No, an employer cannot state that a background check is required nor can an employer put on a job advertisement or application that a background check is required, unless the position is specifically exempted under the Fair Chance Act. The Fair Chance Act defines prohibited inquiries and statements broadly, including those that express any limitation, directly or indirectly, based on a person's arrest or criminal conviction.
If an employer wishes to inform an applicant that it will investigate the applicant's background prior to a conditional offer, it should specifically identify what it will investigate rather than use the blanket term "background check." For example, an employer can state that it is conducting a "reference check," an "employment or education verification," or a "resume authentication."
After a conditional offer, an employer may ask an applicant if s/he has any history of convictions. An employer may also ask about the circumstances that led to any conviction, including the arrest leading to the conviction and original charges, to determine how serious the applicant's conduct was. However, an employer may never ask about arrests that did not lead to convictions; convictions that were sealed, expunged, or reversed on appeal; convictions for violations, infractions, or other petty offenses such as "disorderly conduct;" resulted in a youthful offender or juvenile delinquency finding; or convictions that were withdrawn after completion of a court program. The following is an example of a permissible question after a conditional offer:
Have you ever been convicted of a misdemeanor or felony? Answer "NO" if your conviction: (a) you have never been convicted of a misdemeanor or felony; (b) the misdemeanor or felony was sealed, expunged, or reversed on appeal; (c) was for a violation, infraction, or other petty offense such as "disorderly conduct;" (d) resulted in a youthful offender or juvenile delinquency finding; or (e) if you withdrew your plea after completing a court program and were not convicted of a misdemeanor or felony.
Yes, the Fair Chance Act applies to all criminal convictions, no matter where they occurred.
No, the Fair Chance Act, as part of the New York City Human Rights Law, does not apply to volunteers, but it does apply to unpaid interns. An intern is covered under the New York City Human Rights Law if: (a) the individual works for a fixed period of time at the end of which there is no expectation of employment; (b) the individual performing the work is not entitled to wages for the work performed; and (c) the work performed: (i) supplements training given in an educational environment that may enhance the employability of the intern; (ii) provides experience for the benefit of the individual performing the work; (iii) does not displace regular employees; and (iv) is performed under the close supervision of existing staff. N.Y.C. Admin. Code § 8-102(28).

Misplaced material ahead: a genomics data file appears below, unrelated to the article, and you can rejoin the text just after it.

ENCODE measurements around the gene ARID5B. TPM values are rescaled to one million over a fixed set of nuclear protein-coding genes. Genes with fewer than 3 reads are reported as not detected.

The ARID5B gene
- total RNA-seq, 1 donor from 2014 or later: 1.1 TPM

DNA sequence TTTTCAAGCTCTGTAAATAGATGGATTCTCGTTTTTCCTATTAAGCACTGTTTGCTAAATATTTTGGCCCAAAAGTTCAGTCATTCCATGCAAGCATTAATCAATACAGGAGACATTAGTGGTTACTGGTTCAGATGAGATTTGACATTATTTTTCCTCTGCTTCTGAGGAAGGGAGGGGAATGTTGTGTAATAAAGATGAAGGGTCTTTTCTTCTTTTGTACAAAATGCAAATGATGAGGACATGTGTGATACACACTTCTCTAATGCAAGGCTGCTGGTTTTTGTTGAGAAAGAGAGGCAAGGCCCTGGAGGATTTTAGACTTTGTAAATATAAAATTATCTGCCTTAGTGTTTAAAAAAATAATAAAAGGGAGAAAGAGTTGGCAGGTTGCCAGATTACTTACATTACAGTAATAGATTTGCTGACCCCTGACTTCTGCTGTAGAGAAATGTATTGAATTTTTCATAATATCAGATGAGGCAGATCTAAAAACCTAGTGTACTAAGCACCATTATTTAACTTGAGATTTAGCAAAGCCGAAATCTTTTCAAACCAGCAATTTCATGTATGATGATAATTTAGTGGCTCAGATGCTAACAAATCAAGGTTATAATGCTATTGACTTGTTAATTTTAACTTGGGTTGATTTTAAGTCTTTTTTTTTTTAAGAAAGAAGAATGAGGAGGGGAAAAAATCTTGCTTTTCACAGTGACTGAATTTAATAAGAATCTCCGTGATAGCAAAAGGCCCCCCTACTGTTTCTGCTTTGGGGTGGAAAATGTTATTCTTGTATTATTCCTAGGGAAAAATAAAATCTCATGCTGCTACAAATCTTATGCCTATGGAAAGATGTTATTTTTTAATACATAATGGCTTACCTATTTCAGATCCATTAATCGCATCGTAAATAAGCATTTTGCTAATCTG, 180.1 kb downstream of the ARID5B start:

No, the conditional offer may be made orally. However, there are other important steps in the employment process that must be made in writing. Specifically, if an employer is considering withdrawing a conditional offer after reviewing an applicant's conviction history, it must provide certain information in writing. The employer's analysis of an applicant's conviction history under Article 23-A must be in writing along with a copy of any background check the employer used in making its determination.
Yes, the employer must still make employment decisions consistent with Article 23-A. Although the employer can consider an applicant's conviction history before making a conditional offer for positions that are exempt from the Fair Chance Act, the employer must still consider the Article 23-A factors in making a decision not to hire that person. Applicants who are denied employment may request an explanation, which must be provided within 30 days under New York Correction Law § 754. The only positions that are exempted from the requirements of Article 23-A are law enforcement positions.
If an unlawful discriminatory practice, including any inquiry about criminal history in violation of the Fair Chance Act, occurs during an in-person conversation in New York City, there will likely be jurisdiction because the impact of the unlawful discriminatory practice is felt in New York City. If an unlawful discriminatory practice occurs outside of New York City, there could be jurisdiction if the impact of the unlawful discriminatory practice is felt in New York City. Entities should apply the same jurisdictional analysis in this context that they would involving other areas of the City Human Rights Law (e.g., in the employment context, residency in New York City alone, without more, is generally not enough to establish impact in New York City).